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Tumblr is making fandom more visible and accessible than ever, but at what cost?
For months, arguments about Tumblr have been circulating fandom like a looping GIF. Fandom is using Tumblr more than ever, but many fans hate what Tumblr is doing to fandom.
The argument boils down to two issues: communication and kinds of fanworks. Tumblr is an image-friendly site whose design doesn’t lend itself to text-based blogging and interaction. The emergence of a fan culture that accordingly pays less attention to textual engagement and one-on-one communication has many fans worried.
To help make sense of the debate, here’s a handy pros and cons list the Daily Dot compiled from fans and Tumblr users.
Pro: Tumblr enables more of everything fans love.
“Supernatural, Doctor Who, there are so many fandoms, and then there’s role-playing and fanfiction and reading. My life has just Tumbled downhill into fandom from there. It’s been fabulous.”
—Gatisss, Tumblr user at LeakyCon’s Tumblr meetup
“More participants means more voices, more meta, more fanwork. There’s more equal visibility for all types of fanwork (art, vids, graphics) than there’s been in the past, when fandom’s been more heavily fic-dominated, because the common hub sites used were more text-friendly than anything-else friendly. THIS THRILLS ME.”
—Gyzym, Tumblr, Twitter, and LiveJournal user
Con: Tumblr makes it impossible to interact with those things.
“Tumblr has taken the interpretive act out of fandom. GIF sets and photosets only allow the audience to look but not touch, turning them into a passive recipient of the source material.”
—Natalie, Tumblr and LiveJournal user
“Because there’s the option to just ‘like’ it, for all intents and purposes, Tumblr has done away with the need to actually communicate. What’s more, there seems to be no particular way to respond to the few people who do buck up and manage to actually write a thought back.”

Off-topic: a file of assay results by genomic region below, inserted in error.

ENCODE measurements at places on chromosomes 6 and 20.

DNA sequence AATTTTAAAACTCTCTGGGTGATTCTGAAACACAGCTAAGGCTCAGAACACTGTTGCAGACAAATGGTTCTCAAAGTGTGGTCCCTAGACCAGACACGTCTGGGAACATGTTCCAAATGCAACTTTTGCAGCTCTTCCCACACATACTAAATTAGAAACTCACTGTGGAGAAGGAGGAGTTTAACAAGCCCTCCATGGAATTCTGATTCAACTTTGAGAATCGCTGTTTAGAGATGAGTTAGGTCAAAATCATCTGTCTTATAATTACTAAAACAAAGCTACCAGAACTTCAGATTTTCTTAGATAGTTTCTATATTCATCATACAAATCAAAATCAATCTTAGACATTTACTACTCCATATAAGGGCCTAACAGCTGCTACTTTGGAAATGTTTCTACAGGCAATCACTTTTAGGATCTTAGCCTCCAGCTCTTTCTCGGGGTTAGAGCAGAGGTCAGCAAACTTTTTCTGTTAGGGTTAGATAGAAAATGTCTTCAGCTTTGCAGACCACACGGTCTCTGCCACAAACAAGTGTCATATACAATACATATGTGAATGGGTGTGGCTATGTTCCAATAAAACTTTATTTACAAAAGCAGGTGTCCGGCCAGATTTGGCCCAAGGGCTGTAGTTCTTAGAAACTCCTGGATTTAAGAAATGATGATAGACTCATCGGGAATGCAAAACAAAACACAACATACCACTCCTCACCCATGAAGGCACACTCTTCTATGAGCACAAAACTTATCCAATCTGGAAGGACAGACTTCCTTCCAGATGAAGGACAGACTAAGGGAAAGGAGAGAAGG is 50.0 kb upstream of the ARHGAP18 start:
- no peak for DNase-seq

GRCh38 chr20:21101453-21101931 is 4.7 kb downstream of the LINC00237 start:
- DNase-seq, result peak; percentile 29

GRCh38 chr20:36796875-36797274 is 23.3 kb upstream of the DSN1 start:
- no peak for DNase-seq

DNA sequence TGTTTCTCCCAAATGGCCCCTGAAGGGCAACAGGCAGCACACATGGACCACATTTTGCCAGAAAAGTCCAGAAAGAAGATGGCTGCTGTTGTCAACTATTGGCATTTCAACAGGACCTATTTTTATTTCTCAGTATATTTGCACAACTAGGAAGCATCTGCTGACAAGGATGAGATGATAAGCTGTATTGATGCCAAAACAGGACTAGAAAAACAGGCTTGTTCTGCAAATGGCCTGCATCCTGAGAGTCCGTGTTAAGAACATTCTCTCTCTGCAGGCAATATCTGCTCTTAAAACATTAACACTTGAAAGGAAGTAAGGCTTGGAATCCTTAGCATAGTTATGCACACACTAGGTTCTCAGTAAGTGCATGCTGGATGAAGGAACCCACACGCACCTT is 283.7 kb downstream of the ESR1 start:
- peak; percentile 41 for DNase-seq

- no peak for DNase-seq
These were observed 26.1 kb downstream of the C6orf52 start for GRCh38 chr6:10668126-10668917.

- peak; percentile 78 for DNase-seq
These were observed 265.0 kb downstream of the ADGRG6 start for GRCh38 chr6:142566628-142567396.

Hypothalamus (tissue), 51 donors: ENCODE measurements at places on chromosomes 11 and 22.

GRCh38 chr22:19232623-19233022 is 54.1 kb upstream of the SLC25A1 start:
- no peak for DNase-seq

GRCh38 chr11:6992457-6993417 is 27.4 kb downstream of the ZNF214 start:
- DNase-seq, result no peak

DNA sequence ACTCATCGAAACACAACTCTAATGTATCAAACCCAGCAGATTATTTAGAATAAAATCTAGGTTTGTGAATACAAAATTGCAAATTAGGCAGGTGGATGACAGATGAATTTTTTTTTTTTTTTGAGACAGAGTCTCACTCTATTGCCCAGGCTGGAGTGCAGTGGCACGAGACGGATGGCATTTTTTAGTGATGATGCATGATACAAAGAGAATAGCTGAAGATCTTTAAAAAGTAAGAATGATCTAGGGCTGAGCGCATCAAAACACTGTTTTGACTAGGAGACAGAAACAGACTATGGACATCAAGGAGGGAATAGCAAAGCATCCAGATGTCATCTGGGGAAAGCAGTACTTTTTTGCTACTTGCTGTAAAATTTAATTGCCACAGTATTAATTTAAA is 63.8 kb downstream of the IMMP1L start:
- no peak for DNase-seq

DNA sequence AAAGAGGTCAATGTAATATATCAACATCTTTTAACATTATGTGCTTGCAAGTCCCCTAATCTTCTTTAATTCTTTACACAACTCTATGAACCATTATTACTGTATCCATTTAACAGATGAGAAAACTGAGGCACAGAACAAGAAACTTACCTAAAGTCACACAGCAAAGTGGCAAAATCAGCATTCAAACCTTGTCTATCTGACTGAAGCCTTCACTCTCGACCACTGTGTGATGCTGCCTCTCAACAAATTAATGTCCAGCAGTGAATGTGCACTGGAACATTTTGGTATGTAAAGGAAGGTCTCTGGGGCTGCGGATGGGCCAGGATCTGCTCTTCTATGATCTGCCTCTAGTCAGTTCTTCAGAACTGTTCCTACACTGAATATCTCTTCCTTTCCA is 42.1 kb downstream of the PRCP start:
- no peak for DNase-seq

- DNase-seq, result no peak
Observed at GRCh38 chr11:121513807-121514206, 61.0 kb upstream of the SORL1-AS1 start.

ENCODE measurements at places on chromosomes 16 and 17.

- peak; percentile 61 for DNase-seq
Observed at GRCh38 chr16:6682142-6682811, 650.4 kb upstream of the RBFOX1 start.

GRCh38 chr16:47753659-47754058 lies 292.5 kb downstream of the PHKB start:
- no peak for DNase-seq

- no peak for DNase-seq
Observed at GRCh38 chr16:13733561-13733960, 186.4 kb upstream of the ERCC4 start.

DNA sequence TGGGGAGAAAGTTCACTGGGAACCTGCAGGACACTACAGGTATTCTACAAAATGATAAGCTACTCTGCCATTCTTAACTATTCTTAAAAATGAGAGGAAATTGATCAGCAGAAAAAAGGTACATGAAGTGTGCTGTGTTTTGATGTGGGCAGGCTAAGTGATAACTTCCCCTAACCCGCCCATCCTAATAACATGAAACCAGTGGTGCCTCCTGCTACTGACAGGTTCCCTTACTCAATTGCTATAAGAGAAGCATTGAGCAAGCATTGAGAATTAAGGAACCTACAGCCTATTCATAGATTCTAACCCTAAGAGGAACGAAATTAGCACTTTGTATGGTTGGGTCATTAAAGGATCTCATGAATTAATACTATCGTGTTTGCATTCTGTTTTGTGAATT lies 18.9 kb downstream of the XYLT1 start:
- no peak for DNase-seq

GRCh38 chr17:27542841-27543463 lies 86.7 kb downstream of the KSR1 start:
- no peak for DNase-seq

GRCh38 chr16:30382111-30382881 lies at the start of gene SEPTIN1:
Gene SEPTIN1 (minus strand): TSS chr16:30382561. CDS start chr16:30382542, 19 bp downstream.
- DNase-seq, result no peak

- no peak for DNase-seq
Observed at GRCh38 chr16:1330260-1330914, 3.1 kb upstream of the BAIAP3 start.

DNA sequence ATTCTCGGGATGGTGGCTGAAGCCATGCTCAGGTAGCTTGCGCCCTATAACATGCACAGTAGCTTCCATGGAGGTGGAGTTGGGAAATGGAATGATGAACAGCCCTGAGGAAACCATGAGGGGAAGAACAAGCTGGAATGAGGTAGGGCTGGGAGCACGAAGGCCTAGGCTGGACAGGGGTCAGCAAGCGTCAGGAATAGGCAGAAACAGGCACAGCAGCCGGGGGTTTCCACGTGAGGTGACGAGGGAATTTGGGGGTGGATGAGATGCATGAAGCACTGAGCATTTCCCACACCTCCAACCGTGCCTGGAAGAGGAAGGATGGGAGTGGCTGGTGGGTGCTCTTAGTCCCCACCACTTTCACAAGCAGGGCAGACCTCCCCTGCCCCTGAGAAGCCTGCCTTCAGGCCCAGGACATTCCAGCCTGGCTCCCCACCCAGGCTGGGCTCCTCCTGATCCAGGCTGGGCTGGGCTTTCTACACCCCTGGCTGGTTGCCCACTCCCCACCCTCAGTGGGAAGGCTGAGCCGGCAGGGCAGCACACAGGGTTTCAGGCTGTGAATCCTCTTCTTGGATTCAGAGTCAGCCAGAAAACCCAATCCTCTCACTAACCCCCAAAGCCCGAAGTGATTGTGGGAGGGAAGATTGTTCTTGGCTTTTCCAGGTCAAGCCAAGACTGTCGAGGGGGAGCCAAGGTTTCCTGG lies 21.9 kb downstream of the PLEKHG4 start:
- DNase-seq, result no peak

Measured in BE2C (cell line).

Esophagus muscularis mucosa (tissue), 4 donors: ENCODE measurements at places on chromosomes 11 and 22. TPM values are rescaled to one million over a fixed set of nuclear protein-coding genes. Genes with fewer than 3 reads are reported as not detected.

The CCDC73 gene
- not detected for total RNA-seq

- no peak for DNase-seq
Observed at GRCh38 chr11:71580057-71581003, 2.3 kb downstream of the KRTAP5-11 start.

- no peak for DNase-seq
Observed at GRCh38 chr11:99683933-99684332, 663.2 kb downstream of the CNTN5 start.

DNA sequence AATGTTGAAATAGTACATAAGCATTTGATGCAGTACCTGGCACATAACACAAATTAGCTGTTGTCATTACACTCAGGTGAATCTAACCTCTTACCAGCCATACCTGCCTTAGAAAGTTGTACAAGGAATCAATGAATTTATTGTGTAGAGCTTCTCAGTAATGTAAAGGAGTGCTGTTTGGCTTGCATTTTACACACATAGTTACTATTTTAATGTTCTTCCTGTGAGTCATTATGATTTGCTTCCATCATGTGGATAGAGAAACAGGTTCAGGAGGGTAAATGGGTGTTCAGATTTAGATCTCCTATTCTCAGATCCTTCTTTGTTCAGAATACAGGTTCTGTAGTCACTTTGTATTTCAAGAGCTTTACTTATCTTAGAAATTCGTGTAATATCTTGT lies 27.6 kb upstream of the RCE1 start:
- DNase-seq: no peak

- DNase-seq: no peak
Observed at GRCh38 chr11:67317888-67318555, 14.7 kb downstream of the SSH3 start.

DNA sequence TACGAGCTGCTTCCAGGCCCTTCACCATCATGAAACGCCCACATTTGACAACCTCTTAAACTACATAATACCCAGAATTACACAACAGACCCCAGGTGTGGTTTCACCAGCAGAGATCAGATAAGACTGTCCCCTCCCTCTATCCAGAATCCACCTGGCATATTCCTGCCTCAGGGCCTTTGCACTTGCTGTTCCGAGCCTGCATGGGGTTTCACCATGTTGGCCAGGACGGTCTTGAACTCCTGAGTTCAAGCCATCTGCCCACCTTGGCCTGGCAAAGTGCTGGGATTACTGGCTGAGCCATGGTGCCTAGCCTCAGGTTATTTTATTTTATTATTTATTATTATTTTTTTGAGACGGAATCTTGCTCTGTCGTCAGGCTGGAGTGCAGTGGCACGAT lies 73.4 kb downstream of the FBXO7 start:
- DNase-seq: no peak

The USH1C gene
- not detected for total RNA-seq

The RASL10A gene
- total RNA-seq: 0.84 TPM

—Lesann, LiveJournal user and ex-Tumblr user
Pro: Tumblr lets you form bonds easily.
“I started reading Harry Potter and every link that I ever found online went to someone’s Tumblr, so then I started talking more to people, I saw people that liked the same stuff I did, and I got back into it. I met my girlfriend on Tumblr. I have a whole group of friends there now.”
“On Tumblr, everybody cares.”
—Tiffany, Tumblr user at LeakyCon’s Tumblr meetup
Con: Tumblr makes real communication more difficult than ever.
“For me, fandom is not about the end-product fanworks, but the conversations that get us there. I find conversations on Tumblr to be awkward, clunky, and almost impossible to follow if they involve more than two people. It’s like everyone is talking, but no one is talking to each other.”
—Cherrybina, LiveJournal and Tumblr user
“You can’t talk to people, and role-playing is almost impossible. You can’t link back to the conversation. It’s awful. I’ve been on other sites for role-playing that are much more efficient. Tumblr was meant to be a blogging site. I don’t think it was meant to be a social network.”
—Jess, Tumblr user at LeakyCon Tumblr meetup
Pro: Tumblr lets more fans be active in fandom.
“For lurkers who may have previously felt intimidated because they weren’t able to write reams of fanfic or participate in long meta-discussions, the ability to just be able to ‘like’ or reblog something on Tumblr is freeing.”